From an energy supplier perspective, they prefer to serve customers who have lower demand peaks and are more balanced and even energy usage. These customers are easier to plan for and won’t lead to supply disruptions, but the high demand customers still need quotes, too. So, every supplier will deal with this differently, whether putting a certain required load factor maximum or charging a rate structure that really penalizes such users. It’s up to the energy broker to navigate these unique load factor requirements and find the best opportunity for particular customers, which is an ever-present challenge.
5. Various Contract Terms, Products, and Contracts Can Be Difficult to Standardize and Compare
While each customer an energy broker deals with is unique, and that’s to be expected, energy brokers must unfortunately weather the fact that each supplier and their quotes are going to be frustratingly different in how they’re structured. The broker in the equation needs the ability to pull utility usage and then provide pricing just on what the customer can afford (otherwise you’re including too much information, irrelevant information, and the customer will quickly seek out the partner who can be more customized to their needs) and reframing each supplier’s options to line up with what information the customer cares about and needs is a heavy lift.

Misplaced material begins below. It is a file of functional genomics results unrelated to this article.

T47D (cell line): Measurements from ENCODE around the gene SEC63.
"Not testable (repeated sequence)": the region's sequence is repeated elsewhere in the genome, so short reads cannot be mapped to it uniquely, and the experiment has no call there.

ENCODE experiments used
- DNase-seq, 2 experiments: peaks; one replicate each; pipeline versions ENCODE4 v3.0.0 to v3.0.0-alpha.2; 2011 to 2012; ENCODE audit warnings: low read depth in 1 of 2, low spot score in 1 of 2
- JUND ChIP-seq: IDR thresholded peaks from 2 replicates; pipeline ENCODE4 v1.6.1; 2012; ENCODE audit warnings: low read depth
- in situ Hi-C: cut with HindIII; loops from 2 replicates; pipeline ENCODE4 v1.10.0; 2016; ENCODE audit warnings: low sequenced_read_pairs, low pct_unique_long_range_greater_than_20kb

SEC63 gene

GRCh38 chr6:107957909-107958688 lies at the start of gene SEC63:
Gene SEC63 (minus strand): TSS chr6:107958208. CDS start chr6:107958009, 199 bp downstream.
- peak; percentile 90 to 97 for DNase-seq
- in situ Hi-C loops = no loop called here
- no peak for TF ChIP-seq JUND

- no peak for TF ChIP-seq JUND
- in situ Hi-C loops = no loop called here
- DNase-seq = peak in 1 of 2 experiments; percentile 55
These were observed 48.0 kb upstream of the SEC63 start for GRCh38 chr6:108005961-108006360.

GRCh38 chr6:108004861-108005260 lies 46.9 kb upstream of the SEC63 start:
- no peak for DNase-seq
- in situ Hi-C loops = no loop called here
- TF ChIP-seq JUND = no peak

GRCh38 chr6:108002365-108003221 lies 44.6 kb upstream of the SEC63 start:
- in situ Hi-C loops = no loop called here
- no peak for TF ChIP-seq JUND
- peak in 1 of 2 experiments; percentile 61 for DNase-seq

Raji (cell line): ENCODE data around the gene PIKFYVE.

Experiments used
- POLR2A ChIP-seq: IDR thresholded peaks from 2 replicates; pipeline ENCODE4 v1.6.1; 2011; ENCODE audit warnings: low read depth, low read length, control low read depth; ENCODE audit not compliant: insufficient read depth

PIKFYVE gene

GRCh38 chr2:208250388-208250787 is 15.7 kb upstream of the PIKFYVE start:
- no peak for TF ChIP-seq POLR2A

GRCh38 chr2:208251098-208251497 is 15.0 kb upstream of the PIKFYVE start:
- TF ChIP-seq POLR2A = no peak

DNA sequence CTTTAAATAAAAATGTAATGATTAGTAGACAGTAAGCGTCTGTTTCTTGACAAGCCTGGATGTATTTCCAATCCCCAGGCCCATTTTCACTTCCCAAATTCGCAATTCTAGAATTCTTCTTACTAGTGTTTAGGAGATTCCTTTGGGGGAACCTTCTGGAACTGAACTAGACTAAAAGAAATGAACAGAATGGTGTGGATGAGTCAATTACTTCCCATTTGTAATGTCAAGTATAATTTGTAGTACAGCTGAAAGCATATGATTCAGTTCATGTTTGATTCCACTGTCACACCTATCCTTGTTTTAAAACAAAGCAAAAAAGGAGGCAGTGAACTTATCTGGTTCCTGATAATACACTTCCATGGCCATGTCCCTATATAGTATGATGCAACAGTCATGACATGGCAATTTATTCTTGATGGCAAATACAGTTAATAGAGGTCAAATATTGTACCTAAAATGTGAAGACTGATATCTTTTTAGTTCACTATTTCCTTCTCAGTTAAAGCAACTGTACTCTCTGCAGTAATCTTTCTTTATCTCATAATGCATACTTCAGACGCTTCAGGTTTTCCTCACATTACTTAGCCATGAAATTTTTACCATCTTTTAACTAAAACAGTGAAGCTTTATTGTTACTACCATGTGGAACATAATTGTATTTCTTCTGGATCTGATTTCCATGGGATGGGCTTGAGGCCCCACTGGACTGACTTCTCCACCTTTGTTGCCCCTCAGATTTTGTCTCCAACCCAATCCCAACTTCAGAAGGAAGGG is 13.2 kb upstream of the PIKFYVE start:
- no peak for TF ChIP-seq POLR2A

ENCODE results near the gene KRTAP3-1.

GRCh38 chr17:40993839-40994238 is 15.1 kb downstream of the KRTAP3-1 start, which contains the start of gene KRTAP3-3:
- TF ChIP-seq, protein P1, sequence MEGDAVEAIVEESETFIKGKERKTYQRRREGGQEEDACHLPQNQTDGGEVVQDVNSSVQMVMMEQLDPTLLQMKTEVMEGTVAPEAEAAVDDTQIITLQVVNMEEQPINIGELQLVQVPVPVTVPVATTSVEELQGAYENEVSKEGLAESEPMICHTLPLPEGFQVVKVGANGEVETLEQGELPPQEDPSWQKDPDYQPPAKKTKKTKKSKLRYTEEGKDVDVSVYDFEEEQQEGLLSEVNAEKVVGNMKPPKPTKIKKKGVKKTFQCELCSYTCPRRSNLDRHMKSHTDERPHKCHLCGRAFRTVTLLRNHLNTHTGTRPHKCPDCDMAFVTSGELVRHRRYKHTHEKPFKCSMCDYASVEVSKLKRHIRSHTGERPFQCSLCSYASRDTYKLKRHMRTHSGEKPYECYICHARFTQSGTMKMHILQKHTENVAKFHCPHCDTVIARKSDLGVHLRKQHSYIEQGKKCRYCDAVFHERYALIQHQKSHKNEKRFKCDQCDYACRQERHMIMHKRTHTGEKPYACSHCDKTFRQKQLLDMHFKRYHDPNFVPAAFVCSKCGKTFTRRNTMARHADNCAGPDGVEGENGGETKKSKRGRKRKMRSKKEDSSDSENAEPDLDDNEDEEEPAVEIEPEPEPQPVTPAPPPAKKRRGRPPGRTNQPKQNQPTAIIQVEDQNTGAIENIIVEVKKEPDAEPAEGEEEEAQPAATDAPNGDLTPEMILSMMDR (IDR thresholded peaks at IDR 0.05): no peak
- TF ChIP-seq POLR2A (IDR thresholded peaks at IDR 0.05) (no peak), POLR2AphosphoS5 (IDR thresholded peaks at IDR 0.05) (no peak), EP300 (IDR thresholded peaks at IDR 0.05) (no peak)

If the process were as straightforward as simply picking the lowest offered rate out of the few that were available, energy brokers wouldn’t be necessary, and the customers would be ready to make those decisions themselves. But because the world of energy supplier quotes is a tangled web of different structures, contract terms, time-depending rates, load factors, and more, energy brokers operate not only as the relationship with the suppliers to get the best rates but also the translator who can make sense of all these options.
BrokerX’s Solutions for These Challenges
These challenges are pervasive across the landscape of deregulated energy markets in the United States. Such markets provide a great opportunity for energy brokers to find customers, offer them truly enticing deals, and reduce the friction in the market. Unfortunately, thanks to these roadblocks that for too long have been inherent in the industry, things are never as simple as they could be.
Luckily, there is a solution to change that. Stay tuned to find out...
BrokerX is a software solution for energy brokers that eliminates manual tasks through automation, providing more time to sell and grow their businesses. To learn more about our energy broker software, call 312-725-0028, email Matt@brokerxapp.com or click above to schedule a demo.